Re-Solve Group shares remediation efforts at EPA Superfund site

Oct 22, 2023

From 1956 to 1980, the Re-Solve facility located at 1275 North Hixville Road served as a waste chemical reclamation site. 

But in the 1980s, the EPA desigated the facility a Superfund site, and the responsible parties, who sent chemical contributions to the site, now fund the effort to clean up the contaminated soil and groundwater.

While some Superfund sites are taxpayer supported, the Hixville site is fully funded by the responsible parties. The EPA does not keep a running total of the funds expended at the site, but Public Affairs Officer Jo Anne Kittrell estimated the number at $30 million.

The group of responsible parties, called the Re-Solve Site Group, contracted the services of Tetra Tech and Weston Solutions, who actually do the cleanup work.

In an effort to make their mission more transparent to the residents of Dartmouth, an open house and tour was held Wednesday, Oct. 18. 

Michael Last, executive director for the Re-Solve Superfund Site Group, said the site originally operated like a recycling facility, taking in waste solvents, then reprocessing and distilling them to be reused by the industrial customers.

However, some of the materials sent to the facility could not be recycled and ended up in unlined lagoons, he added. The chemicals from these lagoons then contaminated the soil and seeped down to the bedrock where it then polluted the groundwater, including PCBs, which are chemicals formerly used in industrial and consumer products.

Because of that pollution, the Environmental Protection Agency included the facility on its National Priorities List and has established this Superfund group to remediate it.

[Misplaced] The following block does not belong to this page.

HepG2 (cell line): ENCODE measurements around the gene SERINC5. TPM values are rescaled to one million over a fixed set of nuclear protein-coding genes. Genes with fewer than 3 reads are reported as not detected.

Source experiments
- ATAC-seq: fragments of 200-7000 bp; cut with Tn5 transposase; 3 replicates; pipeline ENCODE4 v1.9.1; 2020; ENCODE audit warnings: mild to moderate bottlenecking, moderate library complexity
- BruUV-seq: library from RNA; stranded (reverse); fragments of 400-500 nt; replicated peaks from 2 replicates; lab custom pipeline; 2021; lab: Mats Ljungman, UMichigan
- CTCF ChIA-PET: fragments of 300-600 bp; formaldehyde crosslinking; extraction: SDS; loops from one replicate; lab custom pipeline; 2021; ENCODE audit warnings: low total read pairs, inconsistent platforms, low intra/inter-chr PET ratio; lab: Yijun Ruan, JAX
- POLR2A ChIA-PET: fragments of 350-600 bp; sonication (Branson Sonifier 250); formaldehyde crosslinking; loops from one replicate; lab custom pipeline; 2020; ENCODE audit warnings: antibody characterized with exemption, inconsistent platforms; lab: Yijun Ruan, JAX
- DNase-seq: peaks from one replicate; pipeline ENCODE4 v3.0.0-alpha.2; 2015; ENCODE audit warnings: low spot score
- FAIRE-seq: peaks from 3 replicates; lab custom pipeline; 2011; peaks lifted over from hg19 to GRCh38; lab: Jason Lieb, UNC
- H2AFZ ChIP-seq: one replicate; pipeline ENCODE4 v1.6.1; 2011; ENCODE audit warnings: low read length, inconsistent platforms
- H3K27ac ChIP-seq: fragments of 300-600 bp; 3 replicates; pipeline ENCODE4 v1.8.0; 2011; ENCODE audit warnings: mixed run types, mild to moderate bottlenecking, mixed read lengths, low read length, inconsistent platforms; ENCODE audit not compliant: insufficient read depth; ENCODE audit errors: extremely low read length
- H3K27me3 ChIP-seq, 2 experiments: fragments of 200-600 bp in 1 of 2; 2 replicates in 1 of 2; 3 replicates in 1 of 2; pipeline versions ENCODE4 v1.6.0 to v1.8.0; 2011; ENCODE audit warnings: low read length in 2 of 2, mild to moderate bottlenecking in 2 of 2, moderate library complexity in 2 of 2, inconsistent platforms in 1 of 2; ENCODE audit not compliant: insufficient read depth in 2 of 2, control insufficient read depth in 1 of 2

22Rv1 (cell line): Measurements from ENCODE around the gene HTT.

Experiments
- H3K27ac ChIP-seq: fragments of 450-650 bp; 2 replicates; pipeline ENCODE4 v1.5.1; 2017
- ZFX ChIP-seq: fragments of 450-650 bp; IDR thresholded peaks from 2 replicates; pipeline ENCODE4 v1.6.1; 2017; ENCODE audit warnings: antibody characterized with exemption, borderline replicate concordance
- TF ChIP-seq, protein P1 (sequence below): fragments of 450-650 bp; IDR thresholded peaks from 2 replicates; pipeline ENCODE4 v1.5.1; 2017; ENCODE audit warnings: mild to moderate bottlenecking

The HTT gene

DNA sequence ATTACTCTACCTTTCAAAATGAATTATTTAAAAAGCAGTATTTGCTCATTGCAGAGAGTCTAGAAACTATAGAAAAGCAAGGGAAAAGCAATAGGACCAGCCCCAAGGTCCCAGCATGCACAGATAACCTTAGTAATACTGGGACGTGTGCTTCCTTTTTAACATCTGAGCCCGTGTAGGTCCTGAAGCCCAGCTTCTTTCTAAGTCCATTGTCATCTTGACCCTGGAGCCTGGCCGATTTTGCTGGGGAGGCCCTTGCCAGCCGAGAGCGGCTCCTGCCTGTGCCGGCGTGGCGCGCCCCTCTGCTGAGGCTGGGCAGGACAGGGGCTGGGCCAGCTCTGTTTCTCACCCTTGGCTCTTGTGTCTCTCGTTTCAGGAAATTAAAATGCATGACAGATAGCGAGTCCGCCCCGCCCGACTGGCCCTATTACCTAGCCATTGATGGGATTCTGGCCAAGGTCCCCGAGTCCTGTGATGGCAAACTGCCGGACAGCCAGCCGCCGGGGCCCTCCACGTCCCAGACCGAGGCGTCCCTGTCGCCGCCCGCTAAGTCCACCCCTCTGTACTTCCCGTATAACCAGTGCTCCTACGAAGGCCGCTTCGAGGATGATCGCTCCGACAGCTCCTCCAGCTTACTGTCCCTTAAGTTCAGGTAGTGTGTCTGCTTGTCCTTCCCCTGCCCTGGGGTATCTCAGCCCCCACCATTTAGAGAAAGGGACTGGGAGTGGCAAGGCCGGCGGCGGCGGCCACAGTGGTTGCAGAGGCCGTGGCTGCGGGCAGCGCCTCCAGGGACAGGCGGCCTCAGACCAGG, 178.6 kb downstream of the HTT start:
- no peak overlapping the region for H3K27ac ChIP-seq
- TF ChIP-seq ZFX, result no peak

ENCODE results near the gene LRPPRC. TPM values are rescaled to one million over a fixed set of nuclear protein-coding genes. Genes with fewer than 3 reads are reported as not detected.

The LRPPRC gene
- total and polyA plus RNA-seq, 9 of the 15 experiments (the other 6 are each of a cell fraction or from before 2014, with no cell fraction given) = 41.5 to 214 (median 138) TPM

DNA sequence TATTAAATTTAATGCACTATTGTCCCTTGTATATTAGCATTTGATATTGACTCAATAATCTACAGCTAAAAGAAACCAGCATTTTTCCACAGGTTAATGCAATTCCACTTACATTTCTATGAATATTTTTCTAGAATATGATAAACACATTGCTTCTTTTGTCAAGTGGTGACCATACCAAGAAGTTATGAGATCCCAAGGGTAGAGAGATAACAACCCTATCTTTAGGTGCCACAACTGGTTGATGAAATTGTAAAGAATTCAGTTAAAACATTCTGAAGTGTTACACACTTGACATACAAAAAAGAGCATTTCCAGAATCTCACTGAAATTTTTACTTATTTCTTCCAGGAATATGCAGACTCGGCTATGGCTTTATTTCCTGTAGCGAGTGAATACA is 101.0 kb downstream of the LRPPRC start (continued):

As part of the remedial process, a total of 52,000 cubic yards of soil was removed, sent through a low-temperature thermal treatment facility and then placed back on site with a layer of crushed stone on top.

There is no similar quick solution available to clean the groundwater.

Speaking on the treatment process, Last said, “It's been a great success actually, but our challenge — and there's no kind of solution to this — is that because the contamination got into the bedrock, it comes out very slowly from the rock.”

“It's going to be a very long time, we think, before all that comes out of bedrock, gets cleaned up and all of the standards essentially get met,” Last said.

The Re-Solve group dug eight wells at varying depths to extract the contaminated groundwater and send it to the on-site facility through a two-layered piping system for treatment.

He said the facility’s goal over the last decade has been creating a “sustainable remedy.”

This includes using less electricity, less chemicals and producing less waste. 

Fred Symmes, a Weston project manager, explained the original treatment process used a lot of chemicals that produced a lot of sludge.

He said he and Last saw how the water was naturally becoming decontaminated as it went through the facility due to the bacteria and worked to create a process that would allow special bacteria to break down the chemicals more efficiently and effectively.

This new process was tested for five years and pitched to the EPA before it was put into place in 2012.

However, the PCBs cannot break down naturally, so the water goes through two large carbon vessels, according to Symmes. Then, 99% of the PCBs are able to stick to the carbon before it is sent to the outdoor biological treatment system. 

The outdoor system includes two beds with 10 pipes coming up from each where the groundwater will trickle out and back into the ground through layers of peat and sand, according to Symmes.

This is where the bacteria is able to comfortably grow and break down additional contaminants.

The water then sinks to the bottom where a gravel drain layer with pipes will send it back into the facility where it is run through additional carbon vessels as a backup before sent into the Copicut River.

The facility also has its own solar panels, which provide all of the site’s energy.

Melanie Morash, a remedial project manager from the EPA, said the wetlands, which take up one of the six acres of the property, are now fully restored.

Symmes said the facility’s outfall is tested twice monthly by the EPA.